Advice From a Friend


Chapter 9

Letitia’s front room was small, but bright and cozy. Smiling, she invited Miss Georgia to sit in her rocker.

     “What a nice surprise, Georgia,” she said. “I’m glad you decided to move into town. Your parents’ farm was a mighty long way out and you, being by yourself and all, were bound to get lonely.”

     Miss Georgia smiled and nodded. “I believe I made the right decision. Abigail, you know, lives next door and Monroe Williams lives in the third house. So, I’ve got good neighbors.”

      “I remember Monroe. What a nice man he was. We all thought he’d been killed at Gettysburg, so what a wonderful surprise when he turned up alive and well and came back home again.”

     “I’m afraid it isn’t much of a homecoming,” Miss Georgia said. “The sheriff actually hinted that Roe might know something about Thurston’s murder.”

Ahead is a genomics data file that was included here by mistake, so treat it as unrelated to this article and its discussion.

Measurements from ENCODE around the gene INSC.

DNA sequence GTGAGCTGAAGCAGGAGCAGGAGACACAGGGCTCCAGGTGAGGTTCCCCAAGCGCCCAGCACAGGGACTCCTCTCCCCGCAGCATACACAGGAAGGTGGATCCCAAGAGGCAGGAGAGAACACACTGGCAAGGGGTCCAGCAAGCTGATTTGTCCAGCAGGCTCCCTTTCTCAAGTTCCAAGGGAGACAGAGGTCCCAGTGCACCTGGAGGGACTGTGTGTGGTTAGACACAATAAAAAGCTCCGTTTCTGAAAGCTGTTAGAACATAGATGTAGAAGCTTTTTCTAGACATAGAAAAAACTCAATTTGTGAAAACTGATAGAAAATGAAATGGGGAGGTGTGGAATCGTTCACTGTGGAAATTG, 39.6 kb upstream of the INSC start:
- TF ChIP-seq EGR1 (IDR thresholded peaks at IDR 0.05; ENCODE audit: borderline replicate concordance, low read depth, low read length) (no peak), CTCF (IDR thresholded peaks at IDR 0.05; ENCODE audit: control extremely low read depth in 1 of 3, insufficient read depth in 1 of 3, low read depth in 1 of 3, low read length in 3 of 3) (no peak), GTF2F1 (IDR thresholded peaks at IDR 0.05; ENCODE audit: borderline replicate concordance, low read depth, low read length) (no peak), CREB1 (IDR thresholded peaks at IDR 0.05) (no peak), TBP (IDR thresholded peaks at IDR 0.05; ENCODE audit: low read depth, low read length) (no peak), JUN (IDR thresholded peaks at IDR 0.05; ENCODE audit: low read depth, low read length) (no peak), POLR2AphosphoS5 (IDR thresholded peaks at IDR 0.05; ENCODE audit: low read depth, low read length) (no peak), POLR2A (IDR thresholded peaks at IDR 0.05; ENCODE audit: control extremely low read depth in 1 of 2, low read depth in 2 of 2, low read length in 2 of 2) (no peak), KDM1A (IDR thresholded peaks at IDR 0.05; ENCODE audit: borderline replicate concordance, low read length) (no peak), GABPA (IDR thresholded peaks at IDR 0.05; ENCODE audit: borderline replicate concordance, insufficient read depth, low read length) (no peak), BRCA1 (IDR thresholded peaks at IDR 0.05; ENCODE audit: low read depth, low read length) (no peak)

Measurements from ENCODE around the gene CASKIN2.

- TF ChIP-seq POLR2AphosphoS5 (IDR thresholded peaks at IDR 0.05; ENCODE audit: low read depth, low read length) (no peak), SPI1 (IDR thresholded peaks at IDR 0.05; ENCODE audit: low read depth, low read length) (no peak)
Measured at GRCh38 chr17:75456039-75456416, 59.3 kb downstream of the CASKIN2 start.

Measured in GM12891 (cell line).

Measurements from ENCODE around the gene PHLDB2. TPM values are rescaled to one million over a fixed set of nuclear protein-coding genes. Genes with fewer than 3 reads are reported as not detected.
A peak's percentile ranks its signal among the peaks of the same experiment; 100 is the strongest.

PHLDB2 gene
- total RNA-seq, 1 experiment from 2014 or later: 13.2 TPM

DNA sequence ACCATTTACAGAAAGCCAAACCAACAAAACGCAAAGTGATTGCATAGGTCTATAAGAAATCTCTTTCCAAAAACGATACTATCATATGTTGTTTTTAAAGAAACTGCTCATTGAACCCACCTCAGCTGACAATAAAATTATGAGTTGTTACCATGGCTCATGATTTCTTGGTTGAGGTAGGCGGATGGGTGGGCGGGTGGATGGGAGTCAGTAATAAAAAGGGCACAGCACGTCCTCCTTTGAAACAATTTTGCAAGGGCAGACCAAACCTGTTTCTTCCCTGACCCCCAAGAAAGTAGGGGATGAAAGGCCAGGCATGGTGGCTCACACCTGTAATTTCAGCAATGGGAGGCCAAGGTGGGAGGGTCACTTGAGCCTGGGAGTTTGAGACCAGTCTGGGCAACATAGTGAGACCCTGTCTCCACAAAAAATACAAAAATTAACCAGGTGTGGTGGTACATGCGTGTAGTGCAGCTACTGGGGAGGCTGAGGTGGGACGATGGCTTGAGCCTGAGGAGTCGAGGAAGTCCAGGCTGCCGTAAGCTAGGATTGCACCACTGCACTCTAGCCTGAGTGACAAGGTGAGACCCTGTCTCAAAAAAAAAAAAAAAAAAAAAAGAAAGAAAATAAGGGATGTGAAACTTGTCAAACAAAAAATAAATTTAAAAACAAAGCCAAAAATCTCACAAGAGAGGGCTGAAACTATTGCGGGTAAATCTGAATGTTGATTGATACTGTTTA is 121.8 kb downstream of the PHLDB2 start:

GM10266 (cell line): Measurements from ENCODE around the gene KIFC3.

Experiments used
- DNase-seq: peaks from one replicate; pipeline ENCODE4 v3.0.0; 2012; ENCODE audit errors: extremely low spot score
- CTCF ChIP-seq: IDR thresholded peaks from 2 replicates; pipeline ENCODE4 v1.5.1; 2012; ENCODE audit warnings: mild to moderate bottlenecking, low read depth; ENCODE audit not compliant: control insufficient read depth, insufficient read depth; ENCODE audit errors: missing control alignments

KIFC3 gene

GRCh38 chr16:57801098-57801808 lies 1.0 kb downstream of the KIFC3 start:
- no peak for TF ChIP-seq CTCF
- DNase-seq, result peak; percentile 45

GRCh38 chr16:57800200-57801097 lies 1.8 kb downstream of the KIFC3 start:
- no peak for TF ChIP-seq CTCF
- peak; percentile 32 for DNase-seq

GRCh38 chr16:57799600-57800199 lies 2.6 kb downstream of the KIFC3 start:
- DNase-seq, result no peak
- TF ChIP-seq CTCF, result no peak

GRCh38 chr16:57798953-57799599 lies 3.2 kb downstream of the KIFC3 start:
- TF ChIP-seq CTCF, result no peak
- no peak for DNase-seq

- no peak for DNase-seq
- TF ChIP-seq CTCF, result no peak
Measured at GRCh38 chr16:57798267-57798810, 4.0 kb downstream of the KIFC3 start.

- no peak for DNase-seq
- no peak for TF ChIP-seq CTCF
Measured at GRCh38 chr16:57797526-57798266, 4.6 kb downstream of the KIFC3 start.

A frown creased Letitia’s forehead. “I heard that too and don’t believe it for a minute. No, I think it must have been somebody who was in need of a great deal of money and had been turned down for a loan, or somebody that had a grudge against Thurston. It takes an awful lot of hate to actually shoot another person.”

     Miss Georgia pressed her lips together, then said softly, “Do you know anybody like that, Letitia?”

     “Oh, I have my suspicions,” Letitia answered, “but nothing that I’d want to say out loud. I’d advise you, too, Georgia, to be careful. I’ve heard you’ve been asking a lot of questions, and the guilty person might not like that.”

     Miss Georgia laughed. “Oh, pshaw, Letitia! Surely you don’t think somebody would mean me harm?”

     “I certainly hope not,” Letitia said, drawing a deep breath. “Just be aware.”

     It was on her way back home that Miss Georgia had cause to remember the advice Letitia had given her.


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